Authentic steelpan sampling brings Caribbean tones
to studio production
“Like holidays and sunshine” is how one BBC writer described the tones of the steelpan, the national instrument of the Caribbean island nation of Trinidad and Tobago. There is nothing quite like the enchanting “plink” of these melodic percussion instruments, originally made from the hammered lids of steel oil barrels by the island’s street musicians. Thanks to one Trinidadian music technology company, however, there is something awfully close. For about the past four years, a team led by University of the West Indies (UWI) graduate David Chow has been working to replicate the authentic sound of the steelpan using high-quality digital sound sampling. The effort was formalized in 2014 with the founding of Indigisounds Ltd., based in St. Augustine, Trinidad and Tobago. Collaborating with Native Instruments to make use of its Kontakt platform, Indigisounds has created a comprehensive library of steelpan tones for a wide range of live performance and studio production settings, enough to “compose, arrange, and produce the authentic sound of an entire steel orchestra,” says Chow.
“At Indigisounds Ltd, our main goal is to take the indigenous sounds of the Caribbean to the world market,” he explains. “Originating from the Caribbean, we pride ourselves on understanding and offering the most authentic indigenous digital samples available, giving the user the ability to reproduce all the unique details and nuances inherent in the instruments and rhythms found in our libraries.”
An electrical engineering student at UWI, Chow made his turn toward music technology just after graduating in 2010. Under Professor Brian Copeland, now principal of UWI, he took part in developing the Percussive Harmonic Instrument (PHI), which combined MIDI capabilities with a physical form inspired by the steelpan. From there, Chow moved on to sound sampling of indigenous Caribbean instruments, especially the steelpan, co-founding Indigisounds with longtime friend and steelpan musician Johann Chuckaree. After creating and refining their samples through many rounds of edits, they struck a deal with Native Instruments to use its Kontakt platform, presenting their samples in a format accessible to producers and arrangers worldwide.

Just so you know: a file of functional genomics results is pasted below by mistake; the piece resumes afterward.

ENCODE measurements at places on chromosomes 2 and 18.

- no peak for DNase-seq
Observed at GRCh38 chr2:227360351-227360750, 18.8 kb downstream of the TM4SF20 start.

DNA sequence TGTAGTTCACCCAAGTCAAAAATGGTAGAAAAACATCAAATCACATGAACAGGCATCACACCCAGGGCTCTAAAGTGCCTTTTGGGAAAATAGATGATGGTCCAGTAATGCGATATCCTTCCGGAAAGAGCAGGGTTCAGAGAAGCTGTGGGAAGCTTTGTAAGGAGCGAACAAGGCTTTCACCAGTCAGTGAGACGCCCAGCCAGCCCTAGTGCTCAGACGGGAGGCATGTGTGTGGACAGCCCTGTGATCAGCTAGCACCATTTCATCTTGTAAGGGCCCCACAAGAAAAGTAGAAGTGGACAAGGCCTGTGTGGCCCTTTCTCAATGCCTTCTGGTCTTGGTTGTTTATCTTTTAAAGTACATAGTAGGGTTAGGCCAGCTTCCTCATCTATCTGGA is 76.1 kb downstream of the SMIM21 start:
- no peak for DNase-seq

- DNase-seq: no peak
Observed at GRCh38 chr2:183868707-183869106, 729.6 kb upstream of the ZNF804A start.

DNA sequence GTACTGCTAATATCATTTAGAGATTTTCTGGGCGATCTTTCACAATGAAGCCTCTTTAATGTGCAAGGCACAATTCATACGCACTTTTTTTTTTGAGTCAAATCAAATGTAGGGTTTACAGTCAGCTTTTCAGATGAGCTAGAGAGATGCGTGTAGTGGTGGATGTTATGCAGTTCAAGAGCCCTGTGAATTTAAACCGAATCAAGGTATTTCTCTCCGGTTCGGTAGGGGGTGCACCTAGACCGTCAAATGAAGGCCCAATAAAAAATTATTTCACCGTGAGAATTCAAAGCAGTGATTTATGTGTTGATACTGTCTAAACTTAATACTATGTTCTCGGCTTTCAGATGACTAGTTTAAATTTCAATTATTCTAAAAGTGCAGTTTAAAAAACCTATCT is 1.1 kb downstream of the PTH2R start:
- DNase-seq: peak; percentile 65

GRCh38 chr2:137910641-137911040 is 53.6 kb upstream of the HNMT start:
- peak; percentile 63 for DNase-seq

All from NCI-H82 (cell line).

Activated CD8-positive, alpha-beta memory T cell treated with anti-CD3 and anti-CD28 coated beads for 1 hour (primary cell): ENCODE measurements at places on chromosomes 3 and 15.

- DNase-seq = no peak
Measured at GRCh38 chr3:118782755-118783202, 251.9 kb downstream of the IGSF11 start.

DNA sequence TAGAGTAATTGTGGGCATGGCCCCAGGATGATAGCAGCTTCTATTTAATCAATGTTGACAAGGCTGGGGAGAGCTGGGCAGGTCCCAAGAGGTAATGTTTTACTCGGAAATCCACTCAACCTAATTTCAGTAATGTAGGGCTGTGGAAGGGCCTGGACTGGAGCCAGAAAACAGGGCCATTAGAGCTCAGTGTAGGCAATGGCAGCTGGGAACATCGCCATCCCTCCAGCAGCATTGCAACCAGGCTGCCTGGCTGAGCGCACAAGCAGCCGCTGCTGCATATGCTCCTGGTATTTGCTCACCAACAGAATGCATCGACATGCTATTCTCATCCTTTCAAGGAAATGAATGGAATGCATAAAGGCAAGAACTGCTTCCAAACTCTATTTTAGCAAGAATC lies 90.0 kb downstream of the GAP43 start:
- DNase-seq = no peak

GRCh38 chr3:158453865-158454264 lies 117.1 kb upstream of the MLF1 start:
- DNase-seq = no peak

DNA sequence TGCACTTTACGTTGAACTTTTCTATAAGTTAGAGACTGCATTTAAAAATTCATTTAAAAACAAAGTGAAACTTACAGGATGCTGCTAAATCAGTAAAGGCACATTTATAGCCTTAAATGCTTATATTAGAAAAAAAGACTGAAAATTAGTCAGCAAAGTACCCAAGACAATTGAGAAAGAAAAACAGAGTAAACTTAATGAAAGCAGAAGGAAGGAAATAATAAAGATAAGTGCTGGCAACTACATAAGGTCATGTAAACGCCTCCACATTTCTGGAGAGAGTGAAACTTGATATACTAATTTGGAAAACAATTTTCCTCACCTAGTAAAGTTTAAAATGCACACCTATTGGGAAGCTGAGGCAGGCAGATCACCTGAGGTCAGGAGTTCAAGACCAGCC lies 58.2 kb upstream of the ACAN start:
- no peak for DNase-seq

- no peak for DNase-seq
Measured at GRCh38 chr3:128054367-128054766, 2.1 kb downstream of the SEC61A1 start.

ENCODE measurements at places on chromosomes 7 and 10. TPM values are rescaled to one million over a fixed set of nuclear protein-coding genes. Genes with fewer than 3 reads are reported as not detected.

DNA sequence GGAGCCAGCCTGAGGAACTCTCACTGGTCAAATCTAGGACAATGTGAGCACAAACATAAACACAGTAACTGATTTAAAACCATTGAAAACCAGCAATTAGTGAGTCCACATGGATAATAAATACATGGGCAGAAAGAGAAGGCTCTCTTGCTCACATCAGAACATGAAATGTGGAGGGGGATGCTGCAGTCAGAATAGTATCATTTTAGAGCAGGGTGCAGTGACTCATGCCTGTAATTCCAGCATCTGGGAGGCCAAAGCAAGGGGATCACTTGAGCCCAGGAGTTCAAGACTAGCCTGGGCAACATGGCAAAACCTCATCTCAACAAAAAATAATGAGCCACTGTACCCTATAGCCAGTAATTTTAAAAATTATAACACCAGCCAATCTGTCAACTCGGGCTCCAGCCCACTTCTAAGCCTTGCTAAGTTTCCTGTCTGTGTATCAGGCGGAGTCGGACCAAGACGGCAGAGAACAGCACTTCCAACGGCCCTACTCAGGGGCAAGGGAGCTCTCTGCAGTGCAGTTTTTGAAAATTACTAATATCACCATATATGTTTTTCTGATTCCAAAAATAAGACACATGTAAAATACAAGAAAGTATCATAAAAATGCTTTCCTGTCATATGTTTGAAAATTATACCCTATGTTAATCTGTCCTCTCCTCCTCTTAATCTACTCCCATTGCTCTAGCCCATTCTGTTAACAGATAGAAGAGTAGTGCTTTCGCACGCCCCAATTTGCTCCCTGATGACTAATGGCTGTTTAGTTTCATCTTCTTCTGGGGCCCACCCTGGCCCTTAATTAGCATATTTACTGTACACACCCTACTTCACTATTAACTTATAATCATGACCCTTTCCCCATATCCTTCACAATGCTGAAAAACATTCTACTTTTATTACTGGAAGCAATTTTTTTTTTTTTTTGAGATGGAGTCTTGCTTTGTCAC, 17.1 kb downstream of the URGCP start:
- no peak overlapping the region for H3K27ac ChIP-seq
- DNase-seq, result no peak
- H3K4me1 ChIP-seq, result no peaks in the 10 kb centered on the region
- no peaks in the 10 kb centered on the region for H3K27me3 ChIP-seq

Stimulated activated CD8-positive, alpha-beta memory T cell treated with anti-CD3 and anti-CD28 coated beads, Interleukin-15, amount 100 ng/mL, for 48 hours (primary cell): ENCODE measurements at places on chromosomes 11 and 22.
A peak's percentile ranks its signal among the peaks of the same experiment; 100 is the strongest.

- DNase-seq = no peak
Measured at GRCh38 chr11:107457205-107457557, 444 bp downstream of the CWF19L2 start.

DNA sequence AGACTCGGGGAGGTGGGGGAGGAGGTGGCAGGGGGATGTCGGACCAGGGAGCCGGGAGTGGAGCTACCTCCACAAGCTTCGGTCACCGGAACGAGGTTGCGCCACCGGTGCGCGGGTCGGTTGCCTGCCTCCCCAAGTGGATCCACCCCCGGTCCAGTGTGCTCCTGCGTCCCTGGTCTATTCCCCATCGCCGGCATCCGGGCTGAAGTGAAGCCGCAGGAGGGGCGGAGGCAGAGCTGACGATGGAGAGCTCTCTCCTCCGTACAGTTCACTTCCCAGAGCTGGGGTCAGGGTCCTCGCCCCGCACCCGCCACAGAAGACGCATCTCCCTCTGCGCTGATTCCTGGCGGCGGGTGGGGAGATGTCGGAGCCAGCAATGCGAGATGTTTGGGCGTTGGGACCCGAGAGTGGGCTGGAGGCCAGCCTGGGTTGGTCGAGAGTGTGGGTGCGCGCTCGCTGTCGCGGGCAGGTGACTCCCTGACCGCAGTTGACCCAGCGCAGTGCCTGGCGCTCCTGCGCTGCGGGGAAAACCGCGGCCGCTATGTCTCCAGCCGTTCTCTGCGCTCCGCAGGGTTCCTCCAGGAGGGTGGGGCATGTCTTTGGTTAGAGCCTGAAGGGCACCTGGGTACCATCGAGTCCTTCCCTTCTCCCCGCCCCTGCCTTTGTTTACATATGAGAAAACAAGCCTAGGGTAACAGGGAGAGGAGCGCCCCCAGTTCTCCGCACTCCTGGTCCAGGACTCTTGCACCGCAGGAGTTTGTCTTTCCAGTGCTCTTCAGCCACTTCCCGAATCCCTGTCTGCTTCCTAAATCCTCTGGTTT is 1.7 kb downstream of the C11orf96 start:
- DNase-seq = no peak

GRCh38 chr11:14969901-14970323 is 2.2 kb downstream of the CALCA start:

Based locally and rooted in the culture of Trinidad and Tobago, Indigisounds has worked and consulted on its sound samples with some of the most accomplished steelpan players. Early on, however, some had reservations about their project. “Some members of the local fraternity of steelpan performers had the misconception that the library would take from their livelihood, not understanding that it addressed a totally different market,” says Chow. “We reassured them that our product was a tool to make the steelpan more accessible to an international studio production market—which would in turn promote the authentic sounds of the steelpan to an increasingly wider audience.”
Along with the Digital Steelpan Sample Library, Indigisounds has now produced the Laventille Rhythm Section, an authentic rhythm sample library created with the help of Caribbean dance music pioneers Jus Now. In addition, they’ve teamed up on a new project with Precision Productions, a leading production house for the upbeat Carnival-style genre called Soca. In Soca Starter Pack Vol. 1, to be released this January, Indigisounds is offering a unique library of Soca sounds, loops, and rhythms to anchor recordings and performances. Its products have now been purchased by customers around the world, through company websites and outlets including Reverb.com, B&H Photo & Video, Thomann Music, and Music Marketing JRR Shop. Customers are using them in Jamaican dancehall, soca, and reggae styles, as well as more widely in EDM production. As Chows says, “The international market is on the cusp of embracing Caribbean-themed music, and Indigisounds stands poised to fill the demand.”
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